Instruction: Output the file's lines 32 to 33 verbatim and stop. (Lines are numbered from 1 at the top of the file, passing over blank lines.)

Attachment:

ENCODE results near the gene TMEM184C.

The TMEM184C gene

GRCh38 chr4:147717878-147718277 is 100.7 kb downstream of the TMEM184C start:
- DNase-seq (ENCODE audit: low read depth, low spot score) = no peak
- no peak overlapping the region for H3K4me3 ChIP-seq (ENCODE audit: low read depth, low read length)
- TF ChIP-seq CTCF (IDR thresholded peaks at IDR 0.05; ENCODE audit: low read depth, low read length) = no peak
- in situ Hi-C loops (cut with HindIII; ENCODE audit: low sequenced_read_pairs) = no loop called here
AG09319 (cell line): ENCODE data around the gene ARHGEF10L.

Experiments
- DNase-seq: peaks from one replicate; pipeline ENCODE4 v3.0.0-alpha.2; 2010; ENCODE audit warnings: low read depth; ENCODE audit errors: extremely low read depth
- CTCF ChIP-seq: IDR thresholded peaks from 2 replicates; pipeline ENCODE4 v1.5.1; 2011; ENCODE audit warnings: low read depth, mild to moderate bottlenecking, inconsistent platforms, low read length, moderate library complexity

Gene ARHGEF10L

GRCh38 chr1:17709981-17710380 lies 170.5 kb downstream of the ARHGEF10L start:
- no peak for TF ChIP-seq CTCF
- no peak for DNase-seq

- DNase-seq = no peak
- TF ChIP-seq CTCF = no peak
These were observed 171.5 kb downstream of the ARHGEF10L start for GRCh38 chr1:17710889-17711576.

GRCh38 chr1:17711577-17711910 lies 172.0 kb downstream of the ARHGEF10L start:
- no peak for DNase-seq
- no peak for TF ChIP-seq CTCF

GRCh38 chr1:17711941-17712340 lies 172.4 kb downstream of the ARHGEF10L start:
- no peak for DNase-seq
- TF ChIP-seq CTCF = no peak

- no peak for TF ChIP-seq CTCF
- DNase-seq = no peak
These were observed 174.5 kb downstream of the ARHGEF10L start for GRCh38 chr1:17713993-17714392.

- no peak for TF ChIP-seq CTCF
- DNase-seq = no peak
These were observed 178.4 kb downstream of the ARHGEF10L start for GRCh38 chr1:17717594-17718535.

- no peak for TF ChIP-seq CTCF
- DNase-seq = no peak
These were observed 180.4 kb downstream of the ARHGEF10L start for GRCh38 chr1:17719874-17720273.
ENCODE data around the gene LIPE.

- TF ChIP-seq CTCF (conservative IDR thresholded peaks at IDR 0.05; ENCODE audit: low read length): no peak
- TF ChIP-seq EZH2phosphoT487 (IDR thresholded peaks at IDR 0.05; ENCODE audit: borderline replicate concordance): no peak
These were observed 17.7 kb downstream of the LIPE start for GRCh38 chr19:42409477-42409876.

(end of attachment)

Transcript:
- DNase-seq = no peak
These were observed 180.4 kb downstream of the ARHGEF10L start for GRCh38 chr1:17719874-17720273.